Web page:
So what’s my problem with this? There are two related claims Habermas makes that I take issue with:

  1. Habermas presumes that the goodness of a political decision comes not from the effects of the decision itself, but from the procedure used to reach that decision.
  2. Habermas presumes that the best procedure is one that comes nearest to producing uncoerced consensus.

Habermas is a proceduralist–he focuses his efforts on finding the best procedure by which we would make a decision rather than determining what the best outcomes are and then designing the procedure to yield those outcomes. This sets Habermas apart from thinkers like John Stuart Mill, who believed the goodness of any political system lay not in the nature of its procedure but in the outputs it produced. For this reason, Mill believed that the best political system for a people depended on what those people needed in order to make progress toward the good as Mill conceived it. Habermas, by contrast, starts with the procedure and is quite willing to let that procedure produce any number of diverse outputs. He claims that the procedure cannot be judged by the outputs, in which we do not have independent confidence, but only by the extent to which it meets the shifting standards of the ideal deliberation–the uncoerced consensus.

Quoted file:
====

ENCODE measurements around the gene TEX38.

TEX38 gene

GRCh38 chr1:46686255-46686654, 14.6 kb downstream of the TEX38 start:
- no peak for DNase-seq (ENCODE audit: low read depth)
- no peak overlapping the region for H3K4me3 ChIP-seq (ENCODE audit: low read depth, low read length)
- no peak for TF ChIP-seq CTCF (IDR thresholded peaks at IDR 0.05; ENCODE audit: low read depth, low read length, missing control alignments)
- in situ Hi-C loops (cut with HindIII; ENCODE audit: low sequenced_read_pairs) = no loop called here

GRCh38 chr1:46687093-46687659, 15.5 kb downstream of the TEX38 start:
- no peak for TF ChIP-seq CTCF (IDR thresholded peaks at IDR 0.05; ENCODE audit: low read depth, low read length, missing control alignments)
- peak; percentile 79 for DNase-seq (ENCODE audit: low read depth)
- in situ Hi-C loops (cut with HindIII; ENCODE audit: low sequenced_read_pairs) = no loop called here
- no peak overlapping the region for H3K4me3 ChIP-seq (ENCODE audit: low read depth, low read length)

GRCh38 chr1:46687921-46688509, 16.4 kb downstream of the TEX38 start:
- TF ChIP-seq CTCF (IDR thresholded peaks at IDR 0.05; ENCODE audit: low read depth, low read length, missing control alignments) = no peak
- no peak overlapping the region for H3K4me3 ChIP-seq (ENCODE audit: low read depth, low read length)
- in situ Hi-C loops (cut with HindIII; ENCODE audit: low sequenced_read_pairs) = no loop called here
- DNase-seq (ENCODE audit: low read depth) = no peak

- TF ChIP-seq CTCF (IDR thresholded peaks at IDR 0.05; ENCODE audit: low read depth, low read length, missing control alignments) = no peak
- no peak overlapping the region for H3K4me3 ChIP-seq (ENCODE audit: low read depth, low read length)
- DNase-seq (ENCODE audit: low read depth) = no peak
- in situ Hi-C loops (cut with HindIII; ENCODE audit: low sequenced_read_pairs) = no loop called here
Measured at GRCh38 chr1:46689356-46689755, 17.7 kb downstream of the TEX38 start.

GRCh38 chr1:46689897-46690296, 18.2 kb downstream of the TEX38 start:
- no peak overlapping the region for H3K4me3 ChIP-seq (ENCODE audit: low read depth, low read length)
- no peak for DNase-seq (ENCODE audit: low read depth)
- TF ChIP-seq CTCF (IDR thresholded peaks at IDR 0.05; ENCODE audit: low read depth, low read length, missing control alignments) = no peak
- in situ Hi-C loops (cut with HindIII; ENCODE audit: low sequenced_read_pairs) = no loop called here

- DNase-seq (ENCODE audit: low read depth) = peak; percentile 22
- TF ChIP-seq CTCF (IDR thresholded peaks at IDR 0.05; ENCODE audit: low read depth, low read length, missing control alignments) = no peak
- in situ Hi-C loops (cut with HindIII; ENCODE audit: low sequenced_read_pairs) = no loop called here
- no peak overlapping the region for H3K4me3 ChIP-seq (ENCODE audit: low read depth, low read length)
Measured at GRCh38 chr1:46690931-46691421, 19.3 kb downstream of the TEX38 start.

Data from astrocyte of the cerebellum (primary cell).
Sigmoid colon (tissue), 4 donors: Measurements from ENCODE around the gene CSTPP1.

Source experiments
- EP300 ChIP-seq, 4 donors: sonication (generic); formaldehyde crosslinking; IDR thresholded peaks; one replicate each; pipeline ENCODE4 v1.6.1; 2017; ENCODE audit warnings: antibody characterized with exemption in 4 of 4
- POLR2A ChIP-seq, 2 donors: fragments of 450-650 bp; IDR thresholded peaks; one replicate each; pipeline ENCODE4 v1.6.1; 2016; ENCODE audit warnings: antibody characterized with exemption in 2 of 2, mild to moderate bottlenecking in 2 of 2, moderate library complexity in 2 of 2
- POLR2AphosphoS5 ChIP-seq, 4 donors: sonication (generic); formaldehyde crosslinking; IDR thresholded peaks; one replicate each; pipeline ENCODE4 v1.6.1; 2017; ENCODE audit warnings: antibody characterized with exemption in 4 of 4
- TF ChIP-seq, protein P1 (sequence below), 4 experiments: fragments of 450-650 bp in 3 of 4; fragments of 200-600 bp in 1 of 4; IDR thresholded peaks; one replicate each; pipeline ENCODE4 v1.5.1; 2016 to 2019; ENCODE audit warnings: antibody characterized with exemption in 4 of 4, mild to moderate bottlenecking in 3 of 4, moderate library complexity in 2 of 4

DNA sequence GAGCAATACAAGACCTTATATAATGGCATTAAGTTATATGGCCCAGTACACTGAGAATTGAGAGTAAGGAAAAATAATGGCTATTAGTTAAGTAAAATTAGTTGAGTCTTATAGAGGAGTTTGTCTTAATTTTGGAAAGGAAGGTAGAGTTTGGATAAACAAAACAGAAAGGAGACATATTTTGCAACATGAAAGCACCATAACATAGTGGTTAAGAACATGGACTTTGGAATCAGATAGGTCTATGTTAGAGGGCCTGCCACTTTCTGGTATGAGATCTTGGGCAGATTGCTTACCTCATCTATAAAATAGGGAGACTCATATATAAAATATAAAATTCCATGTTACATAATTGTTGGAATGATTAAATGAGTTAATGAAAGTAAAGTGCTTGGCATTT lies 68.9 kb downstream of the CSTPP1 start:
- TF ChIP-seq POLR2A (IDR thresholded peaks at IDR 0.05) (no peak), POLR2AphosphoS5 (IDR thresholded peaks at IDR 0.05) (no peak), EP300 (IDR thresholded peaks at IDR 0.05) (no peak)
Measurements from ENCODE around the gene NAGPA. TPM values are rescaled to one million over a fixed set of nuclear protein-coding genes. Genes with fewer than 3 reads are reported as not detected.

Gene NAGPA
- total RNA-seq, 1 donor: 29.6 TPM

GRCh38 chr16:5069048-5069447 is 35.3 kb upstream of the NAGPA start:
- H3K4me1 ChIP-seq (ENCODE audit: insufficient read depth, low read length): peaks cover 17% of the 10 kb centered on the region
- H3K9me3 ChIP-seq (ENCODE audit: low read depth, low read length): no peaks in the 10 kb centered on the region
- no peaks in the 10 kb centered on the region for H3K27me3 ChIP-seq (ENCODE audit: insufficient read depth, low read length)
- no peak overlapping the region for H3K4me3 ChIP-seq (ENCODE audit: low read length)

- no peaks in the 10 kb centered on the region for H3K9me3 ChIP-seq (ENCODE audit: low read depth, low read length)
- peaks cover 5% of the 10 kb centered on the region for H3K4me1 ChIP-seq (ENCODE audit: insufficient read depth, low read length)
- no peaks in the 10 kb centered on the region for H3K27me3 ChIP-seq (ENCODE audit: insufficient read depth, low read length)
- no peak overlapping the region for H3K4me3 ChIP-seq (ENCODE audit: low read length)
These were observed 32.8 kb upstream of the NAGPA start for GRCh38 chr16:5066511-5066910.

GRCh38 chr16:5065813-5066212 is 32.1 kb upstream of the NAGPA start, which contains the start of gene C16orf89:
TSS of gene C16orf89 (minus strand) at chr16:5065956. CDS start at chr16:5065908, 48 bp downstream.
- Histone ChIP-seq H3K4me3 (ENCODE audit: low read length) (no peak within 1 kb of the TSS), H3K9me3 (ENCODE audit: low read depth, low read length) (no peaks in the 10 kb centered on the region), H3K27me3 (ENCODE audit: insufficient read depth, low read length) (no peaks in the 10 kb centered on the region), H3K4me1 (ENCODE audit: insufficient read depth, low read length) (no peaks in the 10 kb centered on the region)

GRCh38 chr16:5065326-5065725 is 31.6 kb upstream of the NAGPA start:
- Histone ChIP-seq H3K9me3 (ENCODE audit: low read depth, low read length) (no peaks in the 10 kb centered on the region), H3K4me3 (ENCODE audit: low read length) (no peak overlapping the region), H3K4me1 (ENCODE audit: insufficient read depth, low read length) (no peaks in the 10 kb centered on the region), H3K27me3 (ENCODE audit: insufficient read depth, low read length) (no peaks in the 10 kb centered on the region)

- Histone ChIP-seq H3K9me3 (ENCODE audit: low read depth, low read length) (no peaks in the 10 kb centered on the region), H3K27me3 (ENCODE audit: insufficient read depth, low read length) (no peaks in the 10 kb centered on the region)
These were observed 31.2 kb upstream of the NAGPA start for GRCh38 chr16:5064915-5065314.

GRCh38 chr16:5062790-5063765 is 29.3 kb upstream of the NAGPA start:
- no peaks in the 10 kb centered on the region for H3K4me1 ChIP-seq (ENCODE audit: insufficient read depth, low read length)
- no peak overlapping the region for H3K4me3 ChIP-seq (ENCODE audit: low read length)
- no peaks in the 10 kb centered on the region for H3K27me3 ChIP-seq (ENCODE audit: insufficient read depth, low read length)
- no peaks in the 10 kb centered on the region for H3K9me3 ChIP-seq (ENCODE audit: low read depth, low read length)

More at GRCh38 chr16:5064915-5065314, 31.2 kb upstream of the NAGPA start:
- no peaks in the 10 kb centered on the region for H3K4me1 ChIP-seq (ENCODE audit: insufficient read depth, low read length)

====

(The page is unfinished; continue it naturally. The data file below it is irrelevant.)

The trouble is by what epistemological method can we claim simultaneously that the principles by which we judge outcomes are unknown or unknowable but that the principles by which we judge procedures are to any degree identifiable? Habermas attempts to mitigate this by allowing that his conception of the ideal deliberation is fallibalist and can be altered through the very kind of deliberation it sanctions, but this leads us around in a circle. What justifies the priority Habermas places on uncoerced consensus in the first place? If we answer “there is an uncoerced consensus that uncoerced consensus is the best way to make decisions”, we have a consensus grounded in the existence of a consensus grounding in the existence of a consensus, and on and on it goes.